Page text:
The Oera Linda Book
The Oera Linda Book: Here is my Counsel Next > 

The Oera Linda Book

Here is my Counsel

Here is my Counsel.

If you wish that you alone should inherit the earth, you must never allow any language but God's language to pass your lips, and take care that your own language remains free from outlandish sounds. If you wish that some of Lyda's children and some of Finda's children remain, you must do the same. The language of the East Schoonlanders has been perverted by the vile Magyars, and the language of the followers of Kaltana has been spoiled by the dirty Gauls. Now, we have been weak enough to admit among us the returned followers of Hellenia, but I anxiously fear that they will reward our weakness by debasing our pure language.

Many things have happened to us, but among all the citadels that have been disturbed and destroyed in the bad time, Irtha has preserved Fryasburgt uninjured; and I may remark that Frya's or God's language has always remained here untainted.

Here in Texland, therefore, schools should be established; and from all the states that have kept to the old customs the young people should be sent here, and afterwards those whose education is complete can help those who remain at home. If foreigners come to buy ironwares from you, and want to talk and bargain, they must come back to God's language. If they learn God's language, then the words, "to be free" and "to have justice," will come to them, and glimmer and glitter in their brains to a perfect light, and that flame will destroy all bad princes and hypocritical dirty priests.

The native and foreign messengers were pleased with that writing, but no schools came from it. Then Adel established schools himself. Every year Adel and Ifkja went to inspect the schools. If they found a friendly feeling existing between the natives and foreigners, they were extremely pleased. If there were any who had sworn friendship together, they assembled the people, and with great ceremony let them inscribe their names in a book which was called the Book of Friendship, and afterwards a festival was held. All these customs were kept up in order to bring together the separate branches of Frya's race; but the maidens who were opposed to Adel and Ifkja said that they did it for no other reason than to make a name for themselves, and to bring all the other states under their subjection.

Among my father's papers I found a letter from Liudgert the Geertman. Omitting some passages which only concern my father, I proceed to relate the rest.

Punjab, that is five rivers, and by which we travel, is a river of extraordinary beauty, and is called Five Rivers, because four other streams flow into the sea by its mouth. Far away to the eastward is another large river, the Holy or Sacred Ganges. Between these two rivers is the land of the Hindoos. Both rivers run from the high mountains to the plains. The mountains in which their sources lie are so high that they reach the heavens (laia), and therefore these mountains are called Himmellaia. Among the Hindoos and others out of these countries there are people who meet together secretly. They believe that they are pure children of Finda, and that Finda was born in the Himmellaia mountains, whence she went with her children to the lowlands. Some of them believe that she, with her children, floated down upon the foam of the Ganges, and that that is the reason why the river is called the Sacred Ganges. But the priests, who came from another country, traced out these people and had them burnt, so that they do not dare to declare openly their creed. In this country all the 'priests are fat and rich. In their churches there are all kinds of monstrous images, many of them of gold. To the west of the Punjab are the Yren (Iraniers), or morose (Drangianen), the Gedrosten (Gedrosiers), or runaways, and the Urgetten, or forgotten. These names are given by the priests out of spite, because they fled from their customs and religion. On their arrival our forefathers likewise established themselves to the east of the Punjab, but on account of the priests they likewise went to the west. In that way we learned to know the Yren and other people. The Yren are not savages, but good people, who neither pray to nor tolerate images; neither will they suffer priests or churches; but as we adhere to the light of Fasts, so they everywhere maintain fire in their houses. Coming still further westward, we arrive at the Gedrosten. Regarding the Gedrosten: They have been mixed with other people, and speak a variety of languages. These people are really savage murderers, who always wander about the country on horseback hunting and robbing, and hire themselves as soldiers to the surrounding princes, at whose command they destroy whatever they can reach.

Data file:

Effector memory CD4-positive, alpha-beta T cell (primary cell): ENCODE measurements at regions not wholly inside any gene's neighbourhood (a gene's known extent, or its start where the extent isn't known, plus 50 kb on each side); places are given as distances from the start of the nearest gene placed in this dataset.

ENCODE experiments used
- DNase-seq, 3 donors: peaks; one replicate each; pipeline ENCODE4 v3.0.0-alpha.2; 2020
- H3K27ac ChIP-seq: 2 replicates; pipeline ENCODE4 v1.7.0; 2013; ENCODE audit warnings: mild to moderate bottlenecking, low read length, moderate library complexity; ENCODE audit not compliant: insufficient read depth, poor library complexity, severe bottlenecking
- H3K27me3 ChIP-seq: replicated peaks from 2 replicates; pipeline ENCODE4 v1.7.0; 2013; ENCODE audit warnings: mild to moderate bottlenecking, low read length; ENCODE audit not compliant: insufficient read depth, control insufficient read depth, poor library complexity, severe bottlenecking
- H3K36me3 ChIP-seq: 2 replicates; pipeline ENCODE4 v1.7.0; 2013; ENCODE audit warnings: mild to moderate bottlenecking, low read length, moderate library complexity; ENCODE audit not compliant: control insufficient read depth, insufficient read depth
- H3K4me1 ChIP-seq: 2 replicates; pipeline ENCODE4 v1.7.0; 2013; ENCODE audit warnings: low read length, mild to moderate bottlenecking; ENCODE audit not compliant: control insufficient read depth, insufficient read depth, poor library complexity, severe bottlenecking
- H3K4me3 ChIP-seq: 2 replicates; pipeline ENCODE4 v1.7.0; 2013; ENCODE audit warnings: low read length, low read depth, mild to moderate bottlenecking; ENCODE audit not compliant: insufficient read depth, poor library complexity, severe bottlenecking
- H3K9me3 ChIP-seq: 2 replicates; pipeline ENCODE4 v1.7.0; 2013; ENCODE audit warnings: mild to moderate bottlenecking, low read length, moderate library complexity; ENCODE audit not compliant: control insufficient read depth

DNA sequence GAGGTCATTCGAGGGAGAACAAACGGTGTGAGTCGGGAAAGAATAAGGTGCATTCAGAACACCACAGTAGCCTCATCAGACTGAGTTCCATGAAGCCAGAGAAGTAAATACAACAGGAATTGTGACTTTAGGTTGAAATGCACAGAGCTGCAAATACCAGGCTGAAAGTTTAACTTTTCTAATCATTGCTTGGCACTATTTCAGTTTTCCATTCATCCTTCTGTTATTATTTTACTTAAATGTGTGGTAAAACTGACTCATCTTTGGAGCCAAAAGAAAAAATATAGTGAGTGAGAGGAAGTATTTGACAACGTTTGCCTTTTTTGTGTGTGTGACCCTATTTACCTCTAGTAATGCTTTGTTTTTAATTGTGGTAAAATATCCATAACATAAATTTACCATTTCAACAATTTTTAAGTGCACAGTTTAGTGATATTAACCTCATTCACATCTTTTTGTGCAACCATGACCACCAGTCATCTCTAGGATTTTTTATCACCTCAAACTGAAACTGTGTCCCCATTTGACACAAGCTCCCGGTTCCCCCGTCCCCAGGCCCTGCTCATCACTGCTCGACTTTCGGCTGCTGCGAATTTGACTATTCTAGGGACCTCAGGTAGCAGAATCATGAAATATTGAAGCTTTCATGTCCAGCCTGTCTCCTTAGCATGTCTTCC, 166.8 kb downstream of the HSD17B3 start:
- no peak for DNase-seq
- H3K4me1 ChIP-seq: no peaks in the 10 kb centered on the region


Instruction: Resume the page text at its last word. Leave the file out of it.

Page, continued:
The country between the Punjab and the Ganges is as flat as Friesland near the sea, and consists of forests and fields, fertile in every part, but this does not prevent the people from dying by thousands of hunger. The famines, however, must not be attributed to Wr-alda or Irtha, but to the princes and priests. The Hindoos are timid and submissive before their princes, like hinds before wolves. Therefore the Yren and others have called them Hindoos, which means hinds. But their timidity is frightfully abused. If strangers come to purchase corn, everything is turned into money, and this is not prevented 'by the priests, because they, being more crafty and rapacious than all the princes put together, know very well that all the money will come into their pockets. Besides what the people suffer from their princes, they suffer a great deal from poisonous and wild beasts. There are great elephants that sometimes go about in whole flocks and trample down cornfields aid whole villages. There are great black and white cats which are called tigers. They are as large as calves, and they devour both men and beasts. Besides other creeping animals there are snakes from the size of a worm to the size of a tree. The largest can swallow a cow, but the smallest are the most deadly. They conceal themselves among the fruits and flowers, and surprise the people who come to gather them. Any one who is bitten by them is sure to die, as Irtha has given no antidote to their poison, because the people have so given themselves up to idolatry. There are, besides, all sorts of lizards, tortoises, and crocodiles. All these reptiles, like the snakes, vary from the size of a worm to the trunk of a tree. According to their size and fierceness, they have names which I cannot recollect, but the largest are called alligators, because they eat as greedily the putrid cattle that float down the stream as they do living animals that they seize. On the west of the Punjab where we come from, and where I was born, the same fruits and crops grow as on the east side. Formerly there existed also the same crawling animals, but our forefathers burnt all the underwood, and so diligently hunted all the wild animals, that there are scarcely any left. To the extreme west of the Punjab there is found rich clay land as well as barren heaths, which seem endless, occasionally varied lovely spots on which the eye rests enchanted. Among the fruits there are many that I have not found here. Among the various kinds of corn some is as yellow as gold. There are also golden apples, of which some are as sweet as honey and others as sour as vinegar. In our country there are nuts as large as a child's head. They contain cheese and milk. When they are old oil is made from them. Of the husks ropes are made, and of the shells cups and other household utensils are made. I have found in the woods here bramble and holly berries. In my country we have trees bearing berries, as large as your lime-trees, the berries of which are much sweeter and three times as large as your gooseberries. When the days are at the longest, and the sun is in the zenith, a man's body bas no shadow. If you sail very far to the south and look to the east at midday, the sun shines on your left side as it does in other countries on the right side. With this I will finish. It will be easy for you, by means of what I have written, to distinguish between false accounts and true descriptions.—Your Liudgert.